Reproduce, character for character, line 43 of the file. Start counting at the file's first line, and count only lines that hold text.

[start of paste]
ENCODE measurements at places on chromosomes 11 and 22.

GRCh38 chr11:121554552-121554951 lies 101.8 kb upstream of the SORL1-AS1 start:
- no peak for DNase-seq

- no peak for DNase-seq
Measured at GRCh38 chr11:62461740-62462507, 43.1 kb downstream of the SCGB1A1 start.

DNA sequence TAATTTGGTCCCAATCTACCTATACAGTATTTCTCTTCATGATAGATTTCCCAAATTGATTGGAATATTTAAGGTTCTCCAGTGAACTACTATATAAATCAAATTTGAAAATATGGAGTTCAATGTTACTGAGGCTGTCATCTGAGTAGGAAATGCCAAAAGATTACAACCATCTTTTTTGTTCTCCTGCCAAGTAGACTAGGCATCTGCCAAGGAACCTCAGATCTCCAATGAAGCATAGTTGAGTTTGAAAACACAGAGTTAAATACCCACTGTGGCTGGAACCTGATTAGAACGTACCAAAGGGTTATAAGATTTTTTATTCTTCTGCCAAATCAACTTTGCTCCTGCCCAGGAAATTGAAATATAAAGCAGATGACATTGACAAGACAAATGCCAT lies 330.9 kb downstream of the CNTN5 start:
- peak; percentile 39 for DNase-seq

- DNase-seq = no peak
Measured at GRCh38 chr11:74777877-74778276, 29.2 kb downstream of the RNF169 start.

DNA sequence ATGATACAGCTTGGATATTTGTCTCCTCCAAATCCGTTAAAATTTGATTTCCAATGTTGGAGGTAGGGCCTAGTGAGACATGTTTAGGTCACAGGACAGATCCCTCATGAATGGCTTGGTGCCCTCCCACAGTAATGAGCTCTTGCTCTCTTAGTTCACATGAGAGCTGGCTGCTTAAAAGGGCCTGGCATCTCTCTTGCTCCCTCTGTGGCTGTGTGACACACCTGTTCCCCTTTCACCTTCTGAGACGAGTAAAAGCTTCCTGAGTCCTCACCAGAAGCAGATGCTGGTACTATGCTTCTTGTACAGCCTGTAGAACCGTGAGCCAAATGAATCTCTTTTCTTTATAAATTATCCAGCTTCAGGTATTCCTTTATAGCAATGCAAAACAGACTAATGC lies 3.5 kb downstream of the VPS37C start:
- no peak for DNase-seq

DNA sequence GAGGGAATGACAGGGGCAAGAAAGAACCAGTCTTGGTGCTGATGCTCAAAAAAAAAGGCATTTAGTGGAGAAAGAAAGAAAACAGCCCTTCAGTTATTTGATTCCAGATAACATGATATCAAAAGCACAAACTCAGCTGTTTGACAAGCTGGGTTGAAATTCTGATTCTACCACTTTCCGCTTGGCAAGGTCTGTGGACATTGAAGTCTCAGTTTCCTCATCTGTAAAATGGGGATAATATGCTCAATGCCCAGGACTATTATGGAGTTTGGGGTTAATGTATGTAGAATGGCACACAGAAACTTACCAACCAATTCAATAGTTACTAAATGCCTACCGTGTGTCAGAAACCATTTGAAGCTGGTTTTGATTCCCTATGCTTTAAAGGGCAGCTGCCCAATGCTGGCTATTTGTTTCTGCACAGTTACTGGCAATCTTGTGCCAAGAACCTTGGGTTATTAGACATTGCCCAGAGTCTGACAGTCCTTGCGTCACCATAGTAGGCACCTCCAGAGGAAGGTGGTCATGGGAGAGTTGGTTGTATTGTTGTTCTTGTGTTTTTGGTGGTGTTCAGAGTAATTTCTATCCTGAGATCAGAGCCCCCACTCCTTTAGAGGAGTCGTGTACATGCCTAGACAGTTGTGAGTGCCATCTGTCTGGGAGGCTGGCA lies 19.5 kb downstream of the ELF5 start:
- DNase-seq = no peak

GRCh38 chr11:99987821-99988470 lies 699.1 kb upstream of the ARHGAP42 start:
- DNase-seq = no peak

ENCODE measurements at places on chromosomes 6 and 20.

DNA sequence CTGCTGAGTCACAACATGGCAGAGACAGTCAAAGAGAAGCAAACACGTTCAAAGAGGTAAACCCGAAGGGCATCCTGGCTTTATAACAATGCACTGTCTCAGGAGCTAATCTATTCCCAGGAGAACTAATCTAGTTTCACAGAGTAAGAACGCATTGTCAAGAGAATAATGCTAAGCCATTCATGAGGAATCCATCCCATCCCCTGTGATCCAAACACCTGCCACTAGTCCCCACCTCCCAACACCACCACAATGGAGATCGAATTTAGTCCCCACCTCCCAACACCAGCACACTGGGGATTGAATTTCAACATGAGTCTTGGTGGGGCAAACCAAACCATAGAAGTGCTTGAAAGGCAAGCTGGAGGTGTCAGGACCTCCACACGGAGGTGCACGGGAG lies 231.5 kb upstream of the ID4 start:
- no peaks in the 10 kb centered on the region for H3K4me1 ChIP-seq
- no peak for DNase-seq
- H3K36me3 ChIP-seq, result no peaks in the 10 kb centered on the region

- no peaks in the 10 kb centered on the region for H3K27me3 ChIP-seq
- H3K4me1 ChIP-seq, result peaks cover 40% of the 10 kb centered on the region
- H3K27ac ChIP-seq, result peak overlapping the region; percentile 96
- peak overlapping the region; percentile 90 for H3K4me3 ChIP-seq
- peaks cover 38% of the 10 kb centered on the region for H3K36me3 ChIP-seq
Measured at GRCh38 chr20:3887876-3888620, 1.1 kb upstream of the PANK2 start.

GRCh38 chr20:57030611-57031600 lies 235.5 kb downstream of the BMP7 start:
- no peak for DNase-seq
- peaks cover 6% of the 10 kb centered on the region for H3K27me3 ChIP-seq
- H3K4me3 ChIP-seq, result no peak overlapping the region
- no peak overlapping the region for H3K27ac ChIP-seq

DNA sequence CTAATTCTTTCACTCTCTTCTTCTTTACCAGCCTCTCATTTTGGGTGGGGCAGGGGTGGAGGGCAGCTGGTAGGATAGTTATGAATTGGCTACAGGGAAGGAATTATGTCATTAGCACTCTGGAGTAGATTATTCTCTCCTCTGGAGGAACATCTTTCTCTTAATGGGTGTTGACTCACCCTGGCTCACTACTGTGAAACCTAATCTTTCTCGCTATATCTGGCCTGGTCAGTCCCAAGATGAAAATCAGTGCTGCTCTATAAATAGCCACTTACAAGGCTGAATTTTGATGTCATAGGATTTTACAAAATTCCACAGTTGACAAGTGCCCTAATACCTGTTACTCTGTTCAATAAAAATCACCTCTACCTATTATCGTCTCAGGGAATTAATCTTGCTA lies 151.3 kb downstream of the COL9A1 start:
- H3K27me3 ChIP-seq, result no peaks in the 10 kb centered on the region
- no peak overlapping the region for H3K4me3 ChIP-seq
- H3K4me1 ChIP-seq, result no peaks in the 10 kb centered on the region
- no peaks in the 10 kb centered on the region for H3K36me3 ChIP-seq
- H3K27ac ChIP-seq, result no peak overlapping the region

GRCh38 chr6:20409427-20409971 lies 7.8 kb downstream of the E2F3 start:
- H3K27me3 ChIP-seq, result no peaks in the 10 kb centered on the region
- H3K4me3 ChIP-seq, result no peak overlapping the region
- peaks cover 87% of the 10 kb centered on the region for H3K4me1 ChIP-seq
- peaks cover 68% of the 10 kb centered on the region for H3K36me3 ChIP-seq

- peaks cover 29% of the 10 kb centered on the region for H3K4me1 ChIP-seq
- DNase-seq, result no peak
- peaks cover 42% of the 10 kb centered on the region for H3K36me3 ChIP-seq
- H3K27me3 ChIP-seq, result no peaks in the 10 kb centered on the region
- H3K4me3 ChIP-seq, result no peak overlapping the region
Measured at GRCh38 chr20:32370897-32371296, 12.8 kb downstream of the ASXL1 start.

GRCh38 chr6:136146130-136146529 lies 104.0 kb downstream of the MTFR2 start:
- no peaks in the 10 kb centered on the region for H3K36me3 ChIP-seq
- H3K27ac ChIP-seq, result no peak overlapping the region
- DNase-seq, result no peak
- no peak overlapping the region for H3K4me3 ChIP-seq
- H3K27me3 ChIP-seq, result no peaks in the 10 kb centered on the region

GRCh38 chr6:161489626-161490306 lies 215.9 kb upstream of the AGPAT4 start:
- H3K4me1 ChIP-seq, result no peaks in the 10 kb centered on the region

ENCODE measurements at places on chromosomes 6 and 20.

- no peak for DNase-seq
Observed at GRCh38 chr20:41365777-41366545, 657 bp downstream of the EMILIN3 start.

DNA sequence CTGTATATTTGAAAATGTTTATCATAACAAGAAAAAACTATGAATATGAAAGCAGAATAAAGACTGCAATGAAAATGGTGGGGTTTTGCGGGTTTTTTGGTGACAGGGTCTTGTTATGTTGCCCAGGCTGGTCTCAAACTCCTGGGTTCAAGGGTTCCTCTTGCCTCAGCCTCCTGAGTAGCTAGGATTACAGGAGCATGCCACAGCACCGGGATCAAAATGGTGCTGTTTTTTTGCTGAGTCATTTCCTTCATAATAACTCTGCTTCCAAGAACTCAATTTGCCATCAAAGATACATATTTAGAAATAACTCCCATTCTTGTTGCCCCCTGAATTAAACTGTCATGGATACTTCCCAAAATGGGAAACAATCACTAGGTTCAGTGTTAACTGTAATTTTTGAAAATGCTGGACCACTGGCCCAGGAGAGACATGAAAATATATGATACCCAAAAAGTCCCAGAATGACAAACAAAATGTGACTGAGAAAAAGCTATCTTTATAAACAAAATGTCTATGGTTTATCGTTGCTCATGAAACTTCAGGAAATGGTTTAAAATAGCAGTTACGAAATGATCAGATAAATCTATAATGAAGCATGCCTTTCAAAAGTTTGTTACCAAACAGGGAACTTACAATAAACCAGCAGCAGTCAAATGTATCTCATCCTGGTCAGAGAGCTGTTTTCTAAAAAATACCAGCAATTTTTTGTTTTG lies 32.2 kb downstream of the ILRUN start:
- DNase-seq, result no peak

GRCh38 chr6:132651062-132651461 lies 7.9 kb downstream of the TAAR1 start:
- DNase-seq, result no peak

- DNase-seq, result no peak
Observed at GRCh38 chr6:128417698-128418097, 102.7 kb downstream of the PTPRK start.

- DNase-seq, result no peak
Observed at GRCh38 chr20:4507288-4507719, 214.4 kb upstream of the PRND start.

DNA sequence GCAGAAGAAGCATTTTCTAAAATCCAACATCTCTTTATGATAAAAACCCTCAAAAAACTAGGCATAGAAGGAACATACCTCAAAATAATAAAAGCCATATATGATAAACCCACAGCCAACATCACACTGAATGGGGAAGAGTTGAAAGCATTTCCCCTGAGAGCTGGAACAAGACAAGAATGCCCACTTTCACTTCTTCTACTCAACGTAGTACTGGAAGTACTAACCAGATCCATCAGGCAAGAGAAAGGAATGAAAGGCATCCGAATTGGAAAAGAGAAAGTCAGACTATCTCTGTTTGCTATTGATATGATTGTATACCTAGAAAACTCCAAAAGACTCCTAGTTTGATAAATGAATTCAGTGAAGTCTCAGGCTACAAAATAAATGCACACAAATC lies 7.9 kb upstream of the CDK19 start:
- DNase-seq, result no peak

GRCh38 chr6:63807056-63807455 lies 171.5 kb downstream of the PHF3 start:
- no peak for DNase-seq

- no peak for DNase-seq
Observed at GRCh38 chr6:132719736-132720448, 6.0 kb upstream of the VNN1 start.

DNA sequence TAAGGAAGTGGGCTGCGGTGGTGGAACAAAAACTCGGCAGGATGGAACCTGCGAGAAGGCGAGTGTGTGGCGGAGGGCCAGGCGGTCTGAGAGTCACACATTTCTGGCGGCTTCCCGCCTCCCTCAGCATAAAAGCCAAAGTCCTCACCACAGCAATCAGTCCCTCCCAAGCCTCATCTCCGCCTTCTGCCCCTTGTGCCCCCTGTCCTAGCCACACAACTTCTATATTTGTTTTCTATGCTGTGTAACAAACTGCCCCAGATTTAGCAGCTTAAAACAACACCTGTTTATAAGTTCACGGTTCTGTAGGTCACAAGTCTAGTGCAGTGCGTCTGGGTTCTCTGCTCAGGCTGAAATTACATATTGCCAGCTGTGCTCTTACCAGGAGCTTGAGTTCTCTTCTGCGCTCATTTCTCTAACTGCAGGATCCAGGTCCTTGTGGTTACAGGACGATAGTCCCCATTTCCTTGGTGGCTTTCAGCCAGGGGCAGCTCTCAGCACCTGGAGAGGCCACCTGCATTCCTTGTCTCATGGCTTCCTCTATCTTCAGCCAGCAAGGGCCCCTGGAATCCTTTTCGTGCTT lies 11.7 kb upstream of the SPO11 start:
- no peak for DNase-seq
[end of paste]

- peaks cover 29% of the 10 kb centered on the region for H3K4me1 ChIP-seq